¶30 Section 1358, O. S. 1931, is in part as follows:

"Upon the final settlement of the accounts of the executor or of administrator, or at any subsequent time, upon the application of the executor or administrator or of any heir, legatee or devisee, the court must proceed to distribute the residue of the estate in the hands of the executor or administrator, if any, among the persons who by law are entitled thereto."

¶31 Who are those entitled thereto? The answer is those who are heirs of the decedent, who died intestate seized of an estate, and residue, of course, means the residue of the estate in the hands of the executors and administrators.

¶32 The estate above referred to is the one over which the court has obtained jurisdiction by the same being brought before it for the appointment of an administrator or executor.

¶33 Therefore, the above section of the statute empowers the court to determine who are the heirs of a deceased person over which it has jurisdiction to make an order of distribution of his estate to his heirs. It is true, as contended by plaintiffs, where the county court obtains jurisdiction over a particular estate, that in the proceedings of the administration of such an estate it has no power or jurisdiction to determine the heirs of any other deceased person.

¶34 When administering upon the estate of Geo. G. Saltmarsh, deceased, the court in that proceeding had no jurisdiction to go outside of the administration of that estate and determine the heirs of W, J. Saltmarsh, deceased.

¶35 It did have the jurisdiction, however, to determine the heirs of Geo. G. Saltmarsh, deceased. At the death of Geo. G. Saltmarsh, the estate descended, under the facts in this case, to his wife, or to his wife and W. J. Saltmarsh. W. J. Saltmarsh having died some four years after the death of Geo. G. Saltmarsh and before the institution of the probate proceedings, the only way the heirs of W. J. Saltmarsh could be determined would be through an administration upon his estate.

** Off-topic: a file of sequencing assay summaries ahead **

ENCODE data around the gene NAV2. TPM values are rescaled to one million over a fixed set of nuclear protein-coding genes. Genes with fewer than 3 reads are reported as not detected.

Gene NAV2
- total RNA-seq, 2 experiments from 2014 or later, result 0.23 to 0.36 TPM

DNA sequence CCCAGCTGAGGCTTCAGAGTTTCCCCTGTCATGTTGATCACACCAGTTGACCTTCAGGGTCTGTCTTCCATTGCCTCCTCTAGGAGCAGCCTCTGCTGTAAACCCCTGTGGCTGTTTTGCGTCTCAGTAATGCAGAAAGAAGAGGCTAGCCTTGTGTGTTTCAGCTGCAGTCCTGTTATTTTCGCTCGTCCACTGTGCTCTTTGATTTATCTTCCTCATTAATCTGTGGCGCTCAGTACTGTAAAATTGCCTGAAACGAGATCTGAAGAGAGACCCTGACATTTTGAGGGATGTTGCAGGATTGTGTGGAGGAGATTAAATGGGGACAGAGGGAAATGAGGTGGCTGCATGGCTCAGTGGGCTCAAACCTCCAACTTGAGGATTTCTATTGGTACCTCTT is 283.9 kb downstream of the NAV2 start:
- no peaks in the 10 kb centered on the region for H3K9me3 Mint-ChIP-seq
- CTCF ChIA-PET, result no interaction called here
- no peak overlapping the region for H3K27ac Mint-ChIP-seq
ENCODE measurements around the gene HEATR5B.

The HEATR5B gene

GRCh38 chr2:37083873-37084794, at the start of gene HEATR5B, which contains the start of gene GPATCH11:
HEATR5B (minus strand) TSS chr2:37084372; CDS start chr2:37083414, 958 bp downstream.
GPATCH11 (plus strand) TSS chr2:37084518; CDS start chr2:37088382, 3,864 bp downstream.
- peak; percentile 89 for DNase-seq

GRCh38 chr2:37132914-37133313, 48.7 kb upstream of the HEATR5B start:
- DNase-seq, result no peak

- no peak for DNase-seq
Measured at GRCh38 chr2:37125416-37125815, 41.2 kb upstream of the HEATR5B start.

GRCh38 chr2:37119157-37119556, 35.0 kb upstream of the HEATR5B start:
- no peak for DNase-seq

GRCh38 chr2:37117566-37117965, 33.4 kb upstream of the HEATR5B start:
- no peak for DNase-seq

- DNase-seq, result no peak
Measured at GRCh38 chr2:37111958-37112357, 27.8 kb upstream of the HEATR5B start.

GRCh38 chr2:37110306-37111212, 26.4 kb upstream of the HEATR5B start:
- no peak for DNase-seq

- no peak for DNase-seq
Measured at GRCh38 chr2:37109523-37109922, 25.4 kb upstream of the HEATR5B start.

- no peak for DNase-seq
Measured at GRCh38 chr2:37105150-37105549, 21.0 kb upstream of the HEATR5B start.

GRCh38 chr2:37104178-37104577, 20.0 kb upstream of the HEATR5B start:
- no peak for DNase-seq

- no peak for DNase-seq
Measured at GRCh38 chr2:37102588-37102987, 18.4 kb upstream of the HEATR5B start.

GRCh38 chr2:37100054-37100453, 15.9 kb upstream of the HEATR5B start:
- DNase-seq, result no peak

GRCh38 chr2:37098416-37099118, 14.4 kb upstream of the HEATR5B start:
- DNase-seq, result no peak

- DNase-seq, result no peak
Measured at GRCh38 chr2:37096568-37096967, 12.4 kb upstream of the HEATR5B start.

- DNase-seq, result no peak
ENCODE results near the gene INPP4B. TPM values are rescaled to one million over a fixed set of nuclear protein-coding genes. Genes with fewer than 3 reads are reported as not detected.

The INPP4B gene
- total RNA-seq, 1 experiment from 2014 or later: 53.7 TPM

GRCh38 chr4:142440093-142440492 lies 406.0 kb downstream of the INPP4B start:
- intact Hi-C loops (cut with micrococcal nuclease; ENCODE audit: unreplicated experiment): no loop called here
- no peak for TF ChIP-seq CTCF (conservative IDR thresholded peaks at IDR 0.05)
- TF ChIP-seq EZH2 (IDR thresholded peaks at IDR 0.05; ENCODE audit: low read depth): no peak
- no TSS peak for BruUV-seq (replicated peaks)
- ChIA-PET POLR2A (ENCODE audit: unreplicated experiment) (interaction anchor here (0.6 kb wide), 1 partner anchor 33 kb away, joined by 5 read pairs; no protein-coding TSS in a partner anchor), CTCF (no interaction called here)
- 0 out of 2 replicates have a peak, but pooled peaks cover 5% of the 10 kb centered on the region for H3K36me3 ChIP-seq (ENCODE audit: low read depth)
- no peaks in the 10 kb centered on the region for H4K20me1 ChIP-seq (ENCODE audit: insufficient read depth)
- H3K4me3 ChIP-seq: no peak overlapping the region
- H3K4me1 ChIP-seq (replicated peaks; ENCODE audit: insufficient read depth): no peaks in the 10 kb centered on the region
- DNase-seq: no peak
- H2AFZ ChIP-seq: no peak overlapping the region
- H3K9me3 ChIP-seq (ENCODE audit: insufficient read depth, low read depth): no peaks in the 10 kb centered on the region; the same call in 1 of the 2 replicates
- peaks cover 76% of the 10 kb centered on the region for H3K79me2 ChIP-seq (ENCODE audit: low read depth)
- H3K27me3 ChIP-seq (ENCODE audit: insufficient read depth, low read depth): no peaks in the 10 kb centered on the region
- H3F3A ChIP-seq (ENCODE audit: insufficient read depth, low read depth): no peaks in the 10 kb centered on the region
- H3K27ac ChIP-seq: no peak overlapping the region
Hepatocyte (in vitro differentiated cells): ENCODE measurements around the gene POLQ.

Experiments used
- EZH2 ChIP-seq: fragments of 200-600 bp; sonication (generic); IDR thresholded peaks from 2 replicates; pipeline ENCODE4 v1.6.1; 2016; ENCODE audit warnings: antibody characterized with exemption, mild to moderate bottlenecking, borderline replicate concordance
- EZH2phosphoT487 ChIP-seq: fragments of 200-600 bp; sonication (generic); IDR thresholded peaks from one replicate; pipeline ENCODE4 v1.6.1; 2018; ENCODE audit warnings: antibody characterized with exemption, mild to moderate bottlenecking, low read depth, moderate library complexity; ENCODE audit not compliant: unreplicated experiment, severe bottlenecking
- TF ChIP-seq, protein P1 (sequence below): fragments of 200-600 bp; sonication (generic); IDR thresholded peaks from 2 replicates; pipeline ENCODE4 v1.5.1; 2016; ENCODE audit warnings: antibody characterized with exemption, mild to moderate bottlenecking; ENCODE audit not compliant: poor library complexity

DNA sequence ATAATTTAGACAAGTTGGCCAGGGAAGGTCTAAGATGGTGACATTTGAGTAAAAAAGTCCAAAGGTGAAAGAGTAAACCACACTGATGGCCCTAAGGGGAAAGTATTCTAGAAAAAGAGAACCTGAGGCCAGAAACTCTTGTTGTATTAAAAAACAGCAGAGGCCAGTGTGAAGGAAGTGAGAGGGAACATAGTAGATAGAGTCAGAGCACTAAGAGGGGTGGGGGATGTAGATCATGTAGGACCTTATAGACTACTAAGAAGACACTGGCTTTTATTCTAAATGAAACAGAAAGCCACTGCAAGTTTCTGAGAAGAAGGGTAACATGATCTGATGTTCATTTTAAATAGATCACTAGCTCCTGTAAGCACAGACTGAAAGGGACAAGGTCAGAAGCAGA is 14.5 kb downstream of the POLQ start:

¶36 In the case of Jones et al. v. Douglass et al., 152 Okla. 89, 5 P.2d 345, this court held that in the administration upon a mother's estate after the son's death, mother having died before the son, the determination of heirship of said son was not res judicata, so as to preclude the same heirs from asserting their claim to the estate so inherited by the son from the mother.

¶37 The facts in the above case are that Morleyar Fish, a full-blood Creek Indian, died in 1905 and left her surviving a son, Johnson Fish, and her husband, Jonas Fish. Shortly afterwards, Johnson Fish died, and subsequently an administrator was appointed of the estate of Morleyar Fish, and at the conclusion of the proceedings a decree of distribution was made decreeing to Jonas Fish, the surviving husband, the entire estate. It was contended in the above case that since the county court decreed the entire estate to Jonas Fish, the decree was binding and conclusive against the heirs of the deceased son, Johnson Fish. This court in its opinion in that case said:

"The estate of Johnson Fish, deceased, was not administered upon by the county court. It had no jurisdiction when administering upon the estate of the mother, Morleyar Fish, deceased, to determine therein the heirship of the son, Johnson Fish, deceased. * * *"

"In the case of Lincoln v. Herndon, 141 Okla. 212, 285 P. 120, in second paragraph of the syllabus, the following rule being announced:

"'Where one seized of an estate of inheritance dies prior to statehood and the estate descends to an infant who dies shortly thereafter, an attempted administration upon the estate of the first deceased, after the death of the latter, and a determination of the heirs of the first in such proceeding, will not operate as res judicata so as to preclude the heirs of the infant from asserting their claims to the estate of the infant, which it inherited from the first deceased. Section 1359, C. O. S. 1921, is not applicable.'

"In the body of the opinion the court said: